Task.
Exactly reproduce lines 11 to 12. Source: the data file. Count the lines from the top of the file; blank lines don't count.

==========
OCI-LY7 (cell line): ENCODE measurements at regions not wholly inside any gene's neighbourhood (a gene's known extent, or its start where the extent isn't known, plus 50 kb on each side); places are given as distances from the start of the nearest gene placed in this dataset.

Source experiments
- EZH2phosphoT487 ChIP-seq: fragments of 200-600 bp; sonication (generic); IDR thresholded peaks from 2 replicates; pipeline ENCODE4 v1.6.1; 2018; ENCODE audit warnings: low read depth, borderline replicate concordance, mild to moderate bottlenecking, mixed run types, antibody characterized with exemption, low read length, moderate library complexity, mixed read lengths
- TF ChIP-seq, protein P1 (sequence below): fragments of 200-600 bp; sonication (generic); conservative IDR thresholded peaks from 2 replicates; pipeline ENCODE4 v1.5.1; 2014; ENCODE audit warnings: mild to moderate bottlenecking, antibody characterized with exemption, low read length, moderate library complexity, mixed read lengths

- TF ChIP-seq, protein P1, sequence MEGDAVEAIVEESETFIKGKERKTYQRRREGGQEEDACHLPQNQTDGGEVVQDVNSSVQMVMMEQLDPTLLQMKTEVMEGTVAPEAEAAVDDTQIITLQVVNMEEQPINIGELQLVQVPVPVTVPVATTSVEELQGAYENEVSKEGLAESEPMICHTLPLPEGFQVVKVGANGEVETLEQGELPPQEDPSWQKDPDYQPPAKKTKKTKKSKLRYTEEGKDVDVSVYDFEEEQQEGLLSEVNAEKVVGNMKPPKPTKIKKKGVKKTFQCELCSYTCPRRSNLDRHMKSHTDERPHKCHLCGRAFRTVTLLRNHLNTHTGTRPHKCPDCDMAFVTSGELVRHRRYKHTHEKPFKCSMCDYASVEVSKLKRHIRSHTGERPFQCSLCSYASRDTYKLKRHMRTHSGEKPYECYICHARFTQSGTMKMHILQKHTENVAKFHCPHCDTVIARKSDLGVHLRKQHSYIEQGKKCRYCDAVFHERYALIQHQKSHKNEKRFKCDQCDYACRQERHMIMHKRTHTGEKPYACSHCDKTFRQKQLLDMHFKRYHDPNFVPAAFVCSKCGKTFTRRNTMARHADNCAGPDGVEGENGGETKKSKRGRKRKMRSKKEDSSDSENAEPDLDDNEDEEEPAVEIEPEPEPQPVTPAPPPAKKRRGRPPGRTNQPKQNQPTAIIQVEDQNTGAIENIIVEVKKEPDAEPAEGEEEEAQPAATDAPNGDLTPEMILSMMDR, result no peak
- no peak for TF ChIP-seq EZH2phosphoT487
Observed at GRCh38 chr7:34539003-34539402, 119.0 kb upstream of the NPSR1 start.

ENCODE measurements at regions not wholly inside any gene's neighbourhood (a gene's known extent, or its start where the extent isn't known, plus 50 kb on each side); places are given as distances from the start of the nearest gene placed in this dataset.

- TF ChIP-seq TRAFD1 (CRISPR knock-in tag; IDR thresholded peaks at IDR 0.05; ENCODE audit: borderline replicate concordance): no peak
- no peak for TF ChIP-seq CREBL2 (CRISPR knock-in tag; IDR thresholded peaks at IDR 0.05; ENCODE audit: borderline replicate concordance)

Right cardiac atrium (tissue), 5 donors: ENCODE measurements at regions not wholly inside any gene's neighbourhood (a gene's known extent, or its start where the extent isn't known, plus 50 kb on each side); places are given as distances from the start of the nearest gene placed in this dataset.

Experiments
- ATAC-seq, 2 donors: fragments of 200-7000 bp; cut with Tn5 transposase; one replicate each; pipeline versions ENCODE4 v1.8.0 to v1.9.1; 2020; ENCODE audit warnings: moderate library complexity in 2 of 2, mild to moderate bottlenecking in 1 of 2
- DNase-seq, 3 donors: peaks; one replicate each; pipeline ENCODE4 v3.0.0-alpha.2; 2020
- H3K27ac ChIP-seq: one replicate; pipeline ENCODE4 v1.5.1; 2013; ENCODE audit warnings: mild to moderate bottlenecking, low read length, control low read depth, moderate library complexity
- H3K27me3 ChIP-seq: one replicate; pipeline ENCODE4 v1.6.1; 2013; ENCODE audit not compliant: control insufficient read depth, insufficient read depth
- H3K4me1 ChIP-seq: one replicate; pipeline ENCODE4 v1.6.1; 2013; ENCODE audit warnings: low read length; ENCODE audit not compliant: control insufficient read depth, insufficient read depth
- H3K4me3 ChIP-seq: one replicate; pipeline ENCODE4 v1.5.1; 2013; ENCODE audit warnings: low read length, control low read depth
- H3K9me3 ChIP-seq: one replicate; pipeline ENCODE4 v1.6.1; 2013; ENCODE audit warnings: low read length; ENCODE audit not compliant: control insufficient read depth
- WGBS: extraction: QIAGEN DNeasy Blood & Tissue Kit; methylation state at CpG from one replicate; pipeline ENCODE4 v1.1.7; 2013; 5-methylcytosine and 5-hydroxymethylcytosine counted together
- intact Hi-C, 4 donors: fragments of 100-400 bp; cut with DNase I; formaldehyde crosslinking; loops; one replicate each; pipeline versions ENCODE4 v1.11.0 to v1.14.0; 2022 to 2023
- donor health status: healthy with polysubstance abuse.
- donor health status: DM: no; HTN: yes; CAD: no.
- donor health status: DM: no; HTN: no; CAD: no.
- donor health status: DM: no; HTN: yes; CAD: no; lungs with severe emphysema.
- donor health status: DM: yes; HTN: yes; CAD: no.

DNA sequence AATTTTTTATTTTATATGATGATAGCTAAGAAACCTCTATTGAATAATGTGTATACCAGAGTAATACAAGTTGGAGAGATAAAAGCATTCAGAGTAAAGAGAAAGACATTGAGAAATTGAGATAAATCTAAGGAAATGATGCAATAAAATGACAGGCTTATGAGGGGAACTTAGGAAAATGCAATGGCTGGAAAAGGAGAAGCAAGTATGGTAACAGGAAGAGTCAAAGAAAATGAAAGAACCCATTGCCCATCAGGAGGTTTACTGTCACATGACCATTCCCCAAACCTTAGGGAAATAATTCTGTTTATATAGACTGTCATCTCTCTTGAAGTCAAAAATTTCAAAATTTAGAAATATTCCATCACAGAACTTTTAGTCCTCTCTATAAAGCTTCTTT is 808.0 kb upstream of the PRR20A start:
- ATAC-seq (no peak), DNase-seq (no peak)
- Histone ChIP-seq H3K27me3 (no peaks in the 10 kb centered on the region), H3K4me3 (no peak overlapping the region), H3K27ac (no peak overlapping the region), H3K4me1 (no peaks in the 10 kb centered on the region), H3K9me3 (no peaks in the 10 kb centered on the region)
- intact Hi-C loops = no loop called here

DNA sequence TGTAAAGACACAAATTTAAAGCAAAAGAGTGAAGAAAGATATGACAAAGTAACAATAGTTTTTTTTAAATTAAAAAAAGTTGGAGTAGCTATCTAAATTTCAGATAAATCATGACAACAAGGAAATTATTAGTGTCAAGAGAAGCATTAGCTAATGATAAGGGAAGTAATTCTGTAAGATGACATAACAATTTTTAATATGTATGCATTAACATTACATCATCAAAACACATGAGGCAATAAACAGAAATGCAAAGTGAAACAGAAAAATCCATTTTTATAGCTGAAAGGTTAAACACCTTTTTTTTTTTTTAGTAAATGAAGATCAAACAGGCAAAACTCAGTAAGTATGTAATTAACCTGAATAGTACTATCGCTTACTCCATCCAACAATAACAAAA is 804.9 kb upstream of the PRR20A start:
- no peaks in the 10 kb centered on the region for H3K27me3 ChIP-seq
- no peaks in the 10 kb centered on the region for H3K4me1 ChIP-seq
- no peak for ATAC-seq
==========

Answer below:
Right cardiac atrium (tissue), 5 donors: ENCODE measurements at regions not wholly inside any gene's neighbourhood (a gene's known extent, or its start where the extent isn't known, plus 50 kb on each side); places are given as distances from the start of the nearest gene placed in this dataset.

Experiments